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VoIP Call Recording

Voice over Internet Protocol is when a voice conversation is sent over a corporate LAN/WAN and/or the Internet. The voice signal is split into separate data packets and these packets are then transmitted over a data network to the desired destination. The separate packets are reassembled at the receiving end and the digital information is converted back into a duplicate of the original voice signal. Most current VoIP implementations today are a hybrid of traditional and VoIP telephony.

Typical VoIP Hybrid Recording System Configuration
Typical VoIP Hybrid System Configuration

The VoIP gateway bridges the PSTN and the VoIP network. A gateway receives calls from the traditional network, generally through a T-1 interface, converts them to VoIP data packets and routes them to the appropriate receiving device.

Another key component in a VoIP network is the IP switch (Softswitch). The Softswitch coordinates call control functions, such as call setup, termination, routing, and advanced features like conferencing. In some implementations the Softswitch function is contained within the Gateway.

Two of the basic types of recording in a traditional telephony environment are Trunk-Side and Station-Side and are available choices in the VoIP call recording environment as well.

But the first decision to be made when looking at ways to record VoIP calls is whether a VoIP recording system is even actually needed.

Trunk Side VoIP Recording
Trunk-side Recording using a Traditional Voice Recorder

If all the calls to be recorded are carried on traditional T-1’s and internal calls are not required to be recorded, a trunk-side VoIP call recording method can be used. This would record all calls where they enter the center, including those directed to VoIP phones.

Recording in a VoIP system utilizes a commonly found feature of IP network switches called port mirroring. This feature provides the capability to copy data packets from one port on the switch to another destination on the network. In a Cisco environment this feature is called SPAN, which is short for Switched Port ANalyzer.

VoIP Call Recording using port mirroring capabilities
Recording using Port Mirroring Capabilities

Although this feature was originally intended to provide monitoring and diagnostic support in a network, it is very useful as a way to record VoIP conversations. Using this method, the switches in a network are configured to mirror data packets from VoIP phone ports to ports on a VoIP call recording system.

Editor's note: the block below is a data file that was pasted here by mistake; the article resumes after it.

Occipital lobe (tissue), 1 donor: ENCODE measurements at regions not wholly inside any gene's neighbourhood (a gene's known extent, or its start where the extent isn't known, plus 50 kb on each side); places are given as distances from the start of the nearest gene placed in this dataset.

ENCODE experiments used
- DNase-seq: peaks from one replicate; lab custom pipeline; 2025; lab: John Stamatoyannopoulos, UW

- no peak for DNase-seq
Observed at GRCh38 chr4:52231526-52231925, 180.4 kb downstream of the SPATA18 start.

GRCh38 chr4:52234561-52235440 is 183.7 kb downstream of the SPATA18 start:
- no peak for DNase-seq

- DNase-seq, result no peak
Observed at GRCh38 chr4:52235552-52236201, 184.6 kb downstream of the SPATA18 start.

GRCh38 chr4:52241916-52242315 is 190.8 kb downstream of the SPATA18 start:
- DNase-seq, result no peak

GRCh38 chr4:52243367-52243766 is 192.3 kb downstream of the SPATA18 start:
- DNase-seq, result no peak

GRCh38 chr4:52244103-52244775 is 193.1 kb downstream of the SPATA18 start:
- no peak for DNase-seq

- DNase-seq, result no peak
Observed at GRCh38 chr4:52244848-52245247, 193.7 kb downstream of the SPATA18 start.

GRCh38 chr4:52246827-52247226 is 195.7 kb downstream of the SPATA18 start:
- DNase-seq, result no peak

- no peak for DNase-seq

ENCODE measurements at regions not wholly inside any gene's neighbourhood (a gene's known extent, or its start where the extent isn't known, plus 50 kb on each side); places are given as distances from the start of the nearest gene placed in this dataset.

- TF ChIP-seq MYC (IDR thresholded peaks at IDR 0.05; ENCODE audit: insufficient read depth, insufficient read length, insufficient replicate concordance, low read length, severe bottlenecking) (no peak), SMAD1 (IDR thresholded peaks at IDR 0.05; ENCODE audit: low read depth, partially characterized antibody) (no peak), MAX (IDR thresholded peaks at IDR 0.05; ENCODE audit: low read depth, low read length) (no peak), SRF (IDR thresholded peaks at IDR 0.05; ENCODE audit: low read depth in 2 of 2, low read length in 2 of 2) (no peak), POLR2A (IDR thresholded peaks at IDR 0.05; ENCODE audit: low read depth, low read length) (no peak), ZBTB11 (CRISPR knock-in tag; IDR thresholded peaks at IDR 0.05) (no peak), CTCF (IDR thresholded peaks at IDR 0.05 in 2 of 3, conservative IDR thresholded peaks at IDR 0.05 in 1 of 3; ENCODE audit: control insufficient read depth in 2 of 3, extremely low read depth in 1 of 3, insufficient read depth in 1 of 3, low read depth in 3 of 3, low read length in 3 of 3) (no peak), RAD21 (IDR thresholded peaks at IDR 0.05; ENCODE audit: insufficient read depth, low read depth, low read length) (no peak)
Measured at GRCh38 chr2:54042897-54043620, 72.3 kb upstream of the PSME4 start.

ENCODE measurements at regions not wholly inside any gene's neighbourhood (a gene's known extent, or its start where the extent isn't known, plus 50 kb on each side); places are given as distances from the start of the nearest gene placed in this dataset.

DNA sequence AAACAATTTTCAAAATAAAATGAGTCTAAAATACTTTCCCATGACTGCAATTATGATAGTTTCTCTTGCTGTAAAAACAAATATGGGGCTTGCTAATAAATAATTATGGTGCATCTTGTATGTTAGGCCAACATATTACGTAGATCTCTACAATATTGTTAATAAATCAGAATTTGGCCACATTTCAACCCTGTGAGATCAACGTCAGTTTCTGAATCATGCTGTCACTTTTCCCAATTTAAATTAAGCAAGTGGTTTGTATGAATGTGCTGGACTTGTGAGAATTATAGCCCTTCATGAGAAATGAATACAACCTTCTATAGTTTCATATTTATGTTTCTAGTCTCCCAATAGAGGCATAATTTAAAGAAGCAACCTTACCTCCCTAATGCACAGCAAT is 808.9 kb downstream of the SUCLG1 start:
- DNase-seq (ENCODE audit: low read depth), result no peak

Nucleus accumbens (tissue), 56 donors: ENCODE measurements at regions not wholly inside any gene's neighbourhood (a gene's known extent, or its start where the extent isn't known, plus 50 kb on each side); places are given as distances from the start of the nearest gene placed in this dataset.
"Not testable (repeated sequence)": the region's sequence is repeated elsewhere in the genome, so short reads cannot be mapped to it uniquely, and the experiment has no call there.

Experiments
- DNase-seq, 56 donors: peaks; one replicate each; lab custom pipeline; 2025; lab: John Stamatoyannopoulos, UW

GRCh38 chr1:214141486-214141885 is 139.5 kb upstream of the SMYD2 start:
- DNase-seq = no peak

VoIP Recording
Recording using Virtual IP Phones



Benefits of VoIP Call Recording

VoIP call recording provides specific advantages over traditional telephony recording approaches. These advantages often justify the costs associated with migrating to a full VoIP recording system even in cases where there exists a mixture of VoIP and traditional telephony devices.

Some of these advantages include:

  • Centralized Recording — Removes the need to implement recording capabilities at remote sites and provides for more efficient use of recording resources. System maintenance and support requirements are also lower.
  • Faster Implementation — There is no need to re-wiring or tap into traditional telephony wiring. Configuration is also typically much easier.
  • Reduced Maintenance Costs — Moves, adds and changes can be implemented without the need for cable rewiring, punch downs or cross connects.
  • Scalability — Adding additional recording channels can usually be done by simply expanding a software license.
  • Remote Branch and Home Agent Support — The unique ability of VoIP telephony to easily support remote-branch or at-home agents greatly simplifies the process of extending recording capabilities to these locations.

No two projects are the same, however, as business requirements, operational needs and existing configurations can vary widely. The following general suggestions can also help in ensuring a smooth and successful transition to VoIP call recording:

  • Make sure you have a good business case for implementing a VoIP based call recording system. In some cases, a traditional voice recording system can accommodate the addition of VoIP telephones.
  • Engage with IT as early as possible during the planning process to get advanced insight into potentially complicating issues. Work together with IT to decide which recording approach works best for your environment and business needs.
  • Consider starting small if possible. Implement a single site to better understand the real-world issues you will be dealing with.
  • Check to see that an accurate and complete network topology diagram is available indicating what levels of access are provided across different points of the network. In cases where "visibility" is restricted, multiple recorders may be needed to capture all calls.
  • Confirm that network resiliency and redundancy issues are addressed to ensure reliability.
  • In hybrid (mixed IP and traditional telephony) approaches make sure the recording system can integrate both telephony types into a single environment.

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